There are concert venues, and then there is the Aragon Ballroom. Located just off the Red Line uptown, it might as well be another world. Enter the main ballroom and you’re transported to a scene from One Thousand and One Nights—the balconies’ intricate facades mimic a town square scene, complete with Spanish roof tiles and life-size turrets. Gaze to the star-spangled ceiling and you are greeted by a Van Gogh-esque view. What better venue then, for indie-rock band Glass Animals, whose front man, Dave Bayley, gleefully announced to the full house, “We’re your acid trip,” at the onset of their show this past Thursday. It was indeed a trip, with the audience collectively transported to a world in which you can use a “cookie for a coaster” (“Season 2 Episode 3”) and drink “pork soda” (“Pork Soda”).
The stage was set with several large cubes in pixel-like formations that changed colors to the beat of the music, a giant television set and an oversized, golden, pineapple disco ball. Why a pineapple? Fans would point you to a single lyric from the band’s popular song, “Pork Soda” off their Mercury-nominated album, How to Be a Human Being: “Pineapples are in my head/ got nobody ’cause I’m brain-dead.” The fruit has become a sort of mascot for die-hard fans. In fact, the band made the news when this summer’s Reading and Leeds Festivals banned pineapples in response to fans’ habits of bringing real or blowup pineapples to shows. In an interview with NME, Bayley describes that, despite the ban, “Some people got creative. There were at least five real pineapples in the crowd, which is actually pretty good considering they were cracking down on everything—inflatable pineapples were getting chucked away.”
This droll irreverence can be found in spades in the band’s dreamy lyrics. Coupled with a bright, futuristic indie sound, this music is magnetic; live, it’s explosive. This year the band was nominated for the prestigious Mercury Prize; past winners include indie-rock heavyweights Franz Ferdinand, Arctic Monkeys, and alt-J. At times, like Franz Ferdinand, drummer Joe Seaward hits thumping ’70s-style beats, at others, the nonchalant vocal style and electric accents of alt-J are evident in Drew MacFarlane and Edmund Irwin-Singer’s harmonies, and the lyrics are reminiscent of the kaleidoscopic Arctic Monkeys. This is not music to rave to or hear at a nightclub; it’s music you can dance to getting dressed in the morning, music for when your study sesh turns into a study break.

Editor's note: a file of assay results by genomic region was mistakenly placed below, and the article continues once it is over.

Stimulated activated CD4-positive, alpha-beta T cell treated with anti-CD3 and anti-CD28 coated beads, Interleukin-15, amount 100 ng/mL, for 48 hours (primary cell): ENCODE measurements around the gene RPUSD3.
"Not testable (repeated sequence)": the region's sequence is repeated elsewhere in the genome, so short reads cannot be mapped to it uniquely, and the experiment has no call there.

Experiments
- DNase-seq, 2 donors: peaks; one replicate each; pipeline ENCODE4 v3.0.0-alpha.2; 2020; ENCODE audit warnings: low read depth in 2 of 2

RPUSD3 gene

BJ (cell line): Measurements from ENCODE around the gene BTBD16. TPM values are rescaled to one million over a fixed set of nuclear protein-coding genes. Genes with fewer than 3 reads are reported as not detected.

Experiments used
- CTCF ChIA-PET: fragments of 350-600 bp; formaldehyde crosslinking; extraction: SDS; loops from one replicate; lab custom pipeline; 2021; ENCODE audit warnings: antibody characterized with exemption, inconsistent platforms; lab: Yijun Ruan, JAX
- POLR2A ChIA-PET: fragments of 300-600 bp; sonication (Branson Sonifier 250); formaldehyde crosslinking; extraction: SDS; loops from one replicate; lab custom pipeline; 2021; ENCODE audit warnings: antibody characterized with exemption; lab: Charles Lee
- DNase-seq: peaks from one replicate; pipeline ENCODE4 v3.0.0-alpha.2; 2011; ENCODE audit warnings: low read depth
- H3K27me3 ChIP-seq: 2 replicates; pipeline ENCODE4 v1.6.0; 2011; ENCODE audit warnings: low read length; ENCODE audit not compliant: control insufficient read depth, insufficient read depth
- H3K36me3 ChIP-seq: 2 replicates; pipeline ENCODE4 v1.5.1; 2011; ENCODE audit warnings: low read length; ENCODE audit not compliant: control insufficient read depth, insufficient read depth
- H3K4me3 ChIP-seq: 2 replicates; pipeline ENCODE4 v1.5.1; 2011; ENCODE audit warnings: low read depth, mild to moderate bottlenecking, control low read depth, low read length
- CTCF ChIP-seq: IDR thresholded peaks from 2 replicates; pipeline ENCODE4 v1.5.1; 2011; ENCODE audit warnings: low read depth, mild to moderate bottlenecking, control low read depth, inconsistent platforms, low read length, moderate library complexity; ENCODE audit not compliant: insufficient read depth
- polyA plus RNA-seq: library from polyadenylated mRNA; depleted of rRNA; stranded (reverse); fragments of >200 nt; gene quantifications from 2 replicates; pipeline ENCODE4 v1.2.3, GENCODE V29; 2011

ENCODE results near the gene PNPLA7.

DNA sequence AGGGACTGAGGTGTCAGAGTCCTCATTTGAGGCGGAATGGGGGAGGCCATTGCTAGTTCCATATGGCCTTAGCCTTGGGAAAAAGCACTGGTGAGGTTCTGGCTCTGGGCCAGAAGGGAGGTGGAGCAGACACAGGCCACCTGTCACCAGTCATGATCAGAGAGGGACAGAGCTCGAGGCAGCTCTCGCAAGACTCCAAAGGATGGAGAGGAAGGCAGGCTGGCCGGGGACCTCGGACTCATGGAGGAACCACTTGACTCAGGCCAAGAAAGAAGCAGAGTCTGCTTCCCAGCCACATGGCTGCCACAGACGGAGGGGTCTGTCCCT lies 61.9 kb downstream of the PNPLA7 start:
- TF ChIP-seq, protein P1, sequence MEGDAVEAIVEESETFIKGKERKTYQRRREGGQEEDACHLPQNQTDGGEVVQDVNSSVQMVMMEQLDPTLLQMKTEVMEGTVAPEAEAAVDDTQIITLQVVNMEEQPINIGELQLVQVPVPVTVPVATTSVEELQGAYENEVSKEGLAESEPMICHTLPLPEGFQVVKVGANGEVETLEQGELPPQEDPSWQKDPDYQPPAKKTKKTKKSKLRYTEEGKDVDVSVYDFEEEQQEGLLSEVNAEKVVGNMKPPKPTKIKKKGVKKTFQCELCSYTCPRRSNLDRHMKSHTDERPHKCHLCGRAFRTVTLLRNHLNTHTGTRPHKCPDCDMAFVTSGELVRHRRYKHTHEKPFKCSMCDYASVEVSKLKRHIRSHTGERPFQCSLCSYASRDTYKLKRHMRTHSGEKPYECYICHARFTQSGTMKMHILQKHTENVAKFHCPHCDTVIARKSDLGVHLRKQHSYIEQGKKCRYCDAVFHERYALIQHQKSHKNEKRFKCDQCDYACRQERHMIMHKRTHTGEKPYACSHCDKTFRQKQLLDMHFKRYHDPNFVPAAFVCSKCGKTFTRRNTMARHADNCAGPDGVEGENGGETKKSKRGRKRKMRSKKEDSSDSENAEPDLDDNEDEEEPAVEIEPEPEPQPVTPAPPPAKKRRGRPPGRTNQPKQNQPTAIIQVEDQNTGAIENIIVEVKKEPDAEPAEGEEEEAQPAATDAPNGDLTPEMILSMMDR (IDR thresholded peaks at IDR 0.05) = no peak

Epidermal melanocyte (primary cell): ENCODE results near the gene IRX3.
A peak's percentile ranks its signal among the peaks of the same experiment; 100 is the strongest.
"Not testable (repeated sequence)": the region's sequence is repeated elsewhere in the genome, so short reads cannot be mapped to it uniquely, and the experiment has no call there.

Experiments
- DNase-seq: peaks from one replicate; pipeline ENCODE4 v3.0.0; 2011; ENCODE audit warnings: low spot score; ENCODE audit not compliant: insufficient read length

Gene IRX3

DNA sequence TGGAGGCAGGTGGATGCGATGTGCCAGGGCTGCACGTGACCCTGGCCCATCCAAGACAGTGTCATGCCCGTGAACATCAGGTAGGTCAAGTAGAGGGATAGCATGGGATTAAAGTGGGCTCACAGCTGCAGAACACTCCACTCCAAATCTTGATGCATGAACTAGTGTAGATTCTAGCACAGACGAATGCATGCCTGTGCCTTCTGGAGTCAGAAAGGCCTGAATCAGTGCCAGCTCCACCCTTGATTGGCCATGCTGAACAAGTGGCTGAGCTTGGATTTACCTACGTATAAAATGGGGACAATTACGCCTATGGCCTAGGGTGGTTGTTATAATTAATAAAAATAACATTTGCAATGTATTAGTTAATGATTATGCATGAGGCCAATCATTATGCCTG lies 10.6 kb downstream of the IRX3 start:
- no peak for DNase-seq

The audience at the Aragon Ballroom reflected this—casual listeners were present, but big fans were also in attendance. It was easy to spot the people decked out in pineapple print shirts, shorts, or hats. During one song, a boy turned to me and yelled over the music, “It’s a religious experience!” He was ecstatic. Others mouthed lyrics. “This is my favorite song!” a friend yelled. “This is your favorite song? It’s mine too!” a stranger responded. People bopped to the music and everyone flooded forward as, during one song, the front barriers were pulled away and Bayley performed from a platform in the middle of the crowd. Thousands of people crowded around him, illuminating him by the lights of their cellphones as they attempted to make the moment last.
After a rousing call for an encore, the band returned to the stage for one more song. But instead of one more hit, or even a lesser-known gem from their first album, ZABA, they chose to cover “Crazy” by Gnarls Barkley. I am of the opinion that a fantastic cover needs to pay respect to the song in question but also add a new stylistic spin, and Glass Animals delivered with a version all their own that honored the original. It was a fantastic end to a fiercely charming concert experience. If this show was any indication, expect to see Glass Animals on the Mercury Prize shortlist and beyond, this year and next.